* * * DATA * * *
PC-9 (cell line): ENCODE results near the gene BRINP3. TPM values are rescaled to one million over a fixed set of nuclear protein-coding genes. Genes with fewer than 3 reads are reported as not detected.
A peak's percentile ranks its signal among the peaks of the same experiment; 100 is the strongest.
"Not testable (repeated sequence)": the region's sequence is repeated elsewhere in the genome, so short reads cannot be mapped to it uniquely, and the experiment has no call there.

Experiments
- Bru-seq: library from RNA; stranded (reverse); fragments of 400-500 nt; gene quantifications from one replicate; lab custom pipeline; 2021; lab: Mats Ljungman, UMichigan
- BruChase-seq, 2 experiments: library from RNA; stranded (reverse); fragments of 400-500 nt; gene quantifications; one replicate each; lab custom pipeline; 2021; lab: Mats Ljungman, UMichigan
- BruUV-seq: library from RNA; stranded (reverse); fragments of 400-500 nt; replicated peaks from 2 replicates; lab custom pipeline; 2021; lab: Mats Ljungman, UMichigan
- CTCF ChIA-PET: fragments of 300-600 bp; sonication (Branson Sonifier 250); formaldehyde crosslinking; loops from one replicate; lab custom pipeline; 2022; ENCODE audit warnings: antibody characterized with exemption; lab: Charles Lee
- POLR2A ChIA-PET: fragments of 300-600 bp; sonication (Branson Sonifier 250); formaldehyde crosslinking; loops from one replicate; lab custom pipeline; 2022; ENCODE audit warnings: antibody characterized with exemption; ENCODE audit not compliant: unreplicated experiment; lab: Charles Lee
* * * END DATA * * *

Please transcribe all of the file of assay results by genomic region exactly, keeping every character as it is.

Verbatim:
PC-9 (cell line): ENCODE results near the gene BRINP3. TPM values are rescaled to one million over a fixed set of nuclear protein-coding genes. Genes with fewer than 3 reads are reported as not detected.
A peak's percentile ranks its signal among the peaks of the same experiment; 100 is the strongest.
"Not testable (repeated sequence)": the region's sequence is repeated elsewhere in the genome, so short reads cannot be mapped to it uniquely, and the experiment has no call there.

Experiments
- Bru-seq: library from RNA; stranded (reverse); fragments of 400-500 nt; gene quantifications from one replicate; lab custom pipeline; 2021; lab: Mats Ljungman, UMichigan
- BruChase-seq, 2 experiments: library from RNA; stranded (reverse); fragments of 400-500 nt; gene quantifications; one replicate each; lab custom pipeline; 2021; lab: Mats Ljungman, UMichigan
- BruUV-seq: library from RNA; stranded (reverse); fragments of 400-500 nt; replicated peaks from 2 replicates; lab custom pipeline; 2021; lab: Mats Ljungman, UMichigan
- CTCF ChIA-PET: fragments of 300-600 bp; sonication (Branson Sonifier 250); formaldehyde crosslinking; loops from one replicate; lab custom pipeline; 2022; ENCODE audit warnings: antibody characterized with exemption; lab: Charles Lee
- POLR2A ChIA-PET: fragments of 300-600 bp; sonication (Branson Sonifier 250); formaldehyde crosslinking; loops from one replicate; lab custom pipeline; 2022; ENCODE audit warnings: antibody characterized with exemption; ENCODE audit not compliant: unreplicated experiment; lab: Charles Lee